Caring for Your Hostas
Hosta, Plantain lily, Funkia
With its ease of growth, variety of plant shapes and sizes available, and diversity of leaf colorations, Hosta is one of the most desirable perennials for gardens with partial to full shade. In the landscape, the foliage can provide a bold presence while softening the appearance of well defined areas. Hosta forms attractive mounds of basal foliage. The shape of the leaves ranges from narrow elliptic to very broad ovate or heart shaped. The leaf texture may be shiny, smooth, or puckered and consists of numerous colorations of yellow, white, and greens to blue-green with and without distinct veining or variegation. They produce lily-like, bell-shaped, white, lilac, or blue colored flowers on stalks that rise above the foliage in the mid summer. Many cultivars produce fragrant flowers which are great for attracting hummingbirds into the garden. There are literally hundreds of cultivars, hybrids, and species to choose from. Hostas are most commonly referred by only their cultivar names as the parentage is often unclear. With the diversity of leaf colorations, plant habits, flowering characteristics and ease of growth, Hostas will likely remain one of the most popular perennials of the 21st century.
The genus Hosta was named after the physician to the Austrian Emperor, Nicolaus Host (1761-1834). It was commonly called ‘funkia’ until the 1970s when its genus name ‘Hosta’ also became the most commonly used common name.
USDA Hardiness Zones:
Hostas are generally hardy throughout Zones 3 to 9. In Zones 8 and 9 it is best to plant them in areas that receive more direct shade to improve their performance and longevity.
AHS Heat Zones:
8 to 1
Hosta forms attractive basal mounds of various sizes ranging from 6 to 32 inches tall by 6 to 60 inches wide. When blooming, the flower stalks commonly reach 1 to 3 feet tall.
Hosta prefers to be planted in locations with a fertile, moist, well-drained soil. However, they are tolerant of a wide range of soil conditions. Most Hosta cultivars will grow more vigorously and have the best leaf coloration when they are planted in locations with partial shade, particularly in the afternoon. Many cultivars, especially variegated ones, will show signs of marginal leaf burn when grown in full afternoon sun. In general, gold- or yellow leafed cultivars can tolerate more sun, while blue-leafed or cultivars with lots of white variegation require more shady conditions.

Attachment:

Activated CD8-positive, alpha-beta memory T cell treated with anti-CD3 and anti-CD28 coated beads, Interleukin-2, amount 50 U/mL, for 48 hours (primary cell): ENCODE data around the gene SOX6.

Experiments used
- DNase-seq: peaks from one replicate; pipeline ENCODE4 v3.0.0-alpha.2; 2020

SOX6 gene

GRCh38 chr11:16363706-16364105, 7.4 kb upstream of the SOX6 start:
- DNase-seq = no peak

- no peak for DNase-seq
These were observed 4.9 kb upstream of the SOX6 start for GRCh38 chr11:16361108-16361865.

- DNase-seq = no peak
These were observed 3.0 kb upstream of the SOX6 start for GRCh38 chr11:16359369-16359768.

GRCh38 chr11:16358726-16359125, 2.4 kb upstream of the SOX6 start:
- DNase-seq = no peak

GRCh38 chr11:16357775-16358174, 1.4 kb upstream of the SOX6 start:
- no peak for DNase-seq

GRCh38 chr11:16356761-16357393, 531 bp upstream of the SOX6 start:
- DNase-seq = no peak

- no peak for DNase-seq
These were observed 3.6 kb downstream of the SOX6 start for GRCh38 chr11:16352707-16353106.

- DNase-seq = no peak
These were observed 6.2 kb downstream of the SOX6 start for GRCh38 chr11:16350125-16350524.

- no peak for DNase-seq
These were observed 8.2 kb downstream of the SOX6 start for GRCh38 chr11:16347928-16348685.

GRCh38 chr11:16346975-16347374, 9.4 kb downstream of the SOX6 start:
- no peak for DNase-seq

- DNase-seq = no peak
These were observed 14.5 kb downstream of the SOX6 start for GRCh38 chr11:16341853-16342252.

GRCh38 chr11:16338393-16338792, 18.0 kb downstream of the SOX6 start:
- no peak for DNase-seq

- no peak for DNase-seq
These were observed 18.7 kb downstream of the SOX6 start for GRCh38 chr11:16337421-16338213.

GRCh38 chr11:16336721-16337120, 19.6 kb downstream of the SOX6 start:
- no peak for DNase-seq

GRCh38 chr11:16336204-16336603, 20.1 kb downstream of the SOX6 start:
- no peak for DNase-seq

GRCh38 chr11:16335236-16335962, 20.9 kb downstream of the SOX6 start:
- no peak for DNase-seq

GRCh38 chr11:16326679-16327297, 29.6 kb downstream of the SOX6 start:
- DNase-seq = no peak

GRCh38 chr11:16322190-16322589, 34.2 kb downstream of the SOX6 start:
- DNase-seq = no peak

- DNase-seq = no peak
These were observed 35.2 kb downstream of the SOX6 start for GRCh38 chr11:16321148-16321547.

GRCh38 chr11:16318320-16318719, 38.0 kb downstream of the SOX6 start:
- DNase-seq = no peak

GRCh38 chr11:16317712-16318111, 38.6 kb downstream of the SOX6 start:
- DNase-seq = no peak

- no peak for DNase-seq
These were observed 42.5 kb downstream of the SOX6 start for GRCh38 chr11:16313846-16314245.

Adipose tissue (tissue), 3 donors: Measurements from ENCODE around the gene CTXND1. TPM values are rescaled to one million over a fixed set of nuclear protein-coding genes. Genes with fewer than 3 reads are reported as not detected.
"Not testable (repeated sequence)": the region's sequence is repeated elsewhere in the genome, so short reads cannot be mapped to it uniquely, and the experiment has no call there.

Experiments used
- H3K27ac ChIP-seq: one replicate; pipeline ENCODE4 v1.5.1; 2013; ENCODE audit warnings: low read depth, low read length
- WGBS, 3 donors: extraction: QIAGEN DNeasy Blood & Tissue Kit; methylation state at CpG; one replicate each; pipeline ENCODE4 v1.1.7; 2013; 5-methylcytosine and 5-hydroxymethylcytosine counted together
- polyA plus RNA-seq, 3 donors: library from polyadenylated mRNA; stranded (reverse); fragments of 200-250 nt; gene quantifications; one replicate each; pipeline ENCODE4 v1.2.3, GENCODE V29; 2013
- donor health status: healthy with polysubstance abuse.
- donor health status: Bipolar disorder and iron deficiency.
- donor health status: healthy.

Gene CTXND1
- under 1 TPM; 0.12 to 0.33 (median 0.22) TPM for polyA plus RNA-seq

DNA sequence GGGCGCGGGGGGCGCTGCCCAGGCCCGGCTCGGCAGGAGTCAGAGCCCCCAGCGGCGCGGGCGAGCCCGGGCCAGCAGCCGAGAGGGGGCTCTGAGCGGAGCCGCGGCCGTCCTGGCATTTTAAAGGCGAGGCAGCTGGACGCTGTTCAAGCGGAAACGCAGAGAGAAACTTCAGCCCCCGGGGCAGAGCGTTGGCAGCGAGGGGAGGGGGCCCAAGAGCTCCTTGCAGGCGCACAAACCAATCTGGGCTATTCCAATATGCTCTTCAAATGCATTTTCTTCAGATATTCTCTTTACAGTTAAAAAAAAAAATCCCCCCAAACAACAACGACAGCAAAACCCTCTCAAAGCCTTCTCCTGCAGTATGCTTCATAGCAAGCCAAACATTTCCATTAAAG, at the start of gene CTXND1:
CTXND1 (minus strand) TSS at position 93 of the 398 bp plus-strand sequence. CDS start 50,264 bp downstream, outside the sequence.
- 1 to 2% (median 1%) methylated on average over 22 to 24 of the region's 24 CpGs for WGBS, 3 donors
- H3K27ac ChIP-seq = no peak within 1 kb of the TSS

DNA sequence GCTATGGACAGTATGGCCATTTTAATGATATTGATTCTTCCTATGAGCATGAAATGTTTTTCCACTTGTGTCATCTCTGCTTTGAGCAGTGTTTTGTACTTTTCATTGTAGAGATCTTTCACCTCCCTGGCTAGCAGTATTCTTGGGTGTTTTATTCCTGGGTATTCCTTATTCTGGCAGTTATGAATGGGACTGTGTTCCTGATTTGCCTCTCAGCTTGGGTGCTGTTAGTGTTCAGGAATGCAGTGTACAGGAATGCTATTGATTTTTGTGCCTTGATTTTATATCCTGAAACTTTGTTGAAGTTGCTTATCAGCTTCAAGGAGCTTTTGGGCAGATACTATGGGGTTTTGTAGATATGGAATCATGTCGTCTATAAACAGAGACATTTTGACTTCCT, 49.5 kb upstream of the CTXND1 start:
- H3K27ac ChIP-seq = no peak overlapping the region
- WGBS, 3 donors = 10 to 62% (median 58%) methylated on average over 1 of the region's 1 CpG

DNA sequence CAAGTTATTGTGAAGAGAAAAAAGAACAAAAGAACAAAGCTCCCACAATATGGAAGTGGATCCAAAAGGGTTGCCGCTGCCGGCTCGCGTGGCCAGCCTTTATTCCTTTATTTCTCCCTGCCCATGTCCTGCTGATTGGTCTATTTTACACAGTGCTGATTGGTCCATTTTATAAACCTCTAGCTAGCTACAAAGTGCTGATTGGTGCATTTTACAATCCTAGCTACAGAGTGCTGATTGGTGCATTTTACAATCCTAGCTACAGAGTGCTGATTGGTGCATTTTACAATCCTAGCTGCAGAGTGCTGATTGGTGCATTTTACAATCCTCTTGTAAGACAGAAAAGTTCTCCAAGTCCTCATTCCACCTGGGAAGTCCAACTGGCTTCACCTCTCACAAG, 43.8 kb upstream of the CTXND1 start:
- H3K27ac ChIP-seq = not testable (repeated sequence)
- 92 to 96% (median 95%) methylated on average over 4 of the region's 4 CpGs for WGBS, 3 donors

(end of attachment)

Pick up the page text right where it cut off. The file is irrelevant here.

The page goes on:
Planting & Maintenance:
Containerized Hosta can be planted throughout the growing season, but are most commonly planted in the spring or the fall. They should be planted even with or just slightly higher then the soil line. Generally considered easy to grow and require little routine maintenance. To maintain a clean and attractive appearance, many gardeners remove the flower stalks once the blossoms have faded. Mulching during the summer months will help keep the soil moist and reduce leaf scald on plants in sunnier locations. The foliage should be cut back at the end of the growing season. They can be divided every 3 to 4 years if the clumps become too large.
Pests and Diseases:
Generally, they can be grown without many insect or disease problems. Aphids, crown rots, leaf spots, slugs, and spider mites may occasionally become problematic. Of these pests, slugs will likely be the most prevalent and may require removing them by hand, trapping, or using baits to keep them from severely damaging the foliage. Some cultivars may get leaf scorch when they are planted in hot, full sun.
Uses in the Garden:
Hosta are commonly used as accent or specimen plants, in woodland gardens or rock gardens, in borders, and as edging plants, groundcovers or mass plantings.
Other Uses and Attributes:
They are commonly used in patio pots or smaller cultivars can be utilized as components in mixed containers. The flower spikes make fine additions to cut flower arrangements. When blooming they attract hummingbirds into the garden. These tough plants are also resistant to rabbit feeding.
Hosta blend well with other shade loving perennials including Astilbe, Brunnera, Dicentra, ferns, Hakonechloa, Helleborus, and Heuchera. With each cultivar having its own distinguishing characteristics, Hostas also look great alongside other Hosta cultivars.
For information about caring for your perennials once they arrive and other general perennial information, see our Perennial Care Section.
Written by Paul Pilon: Perennial Solutions Consulting
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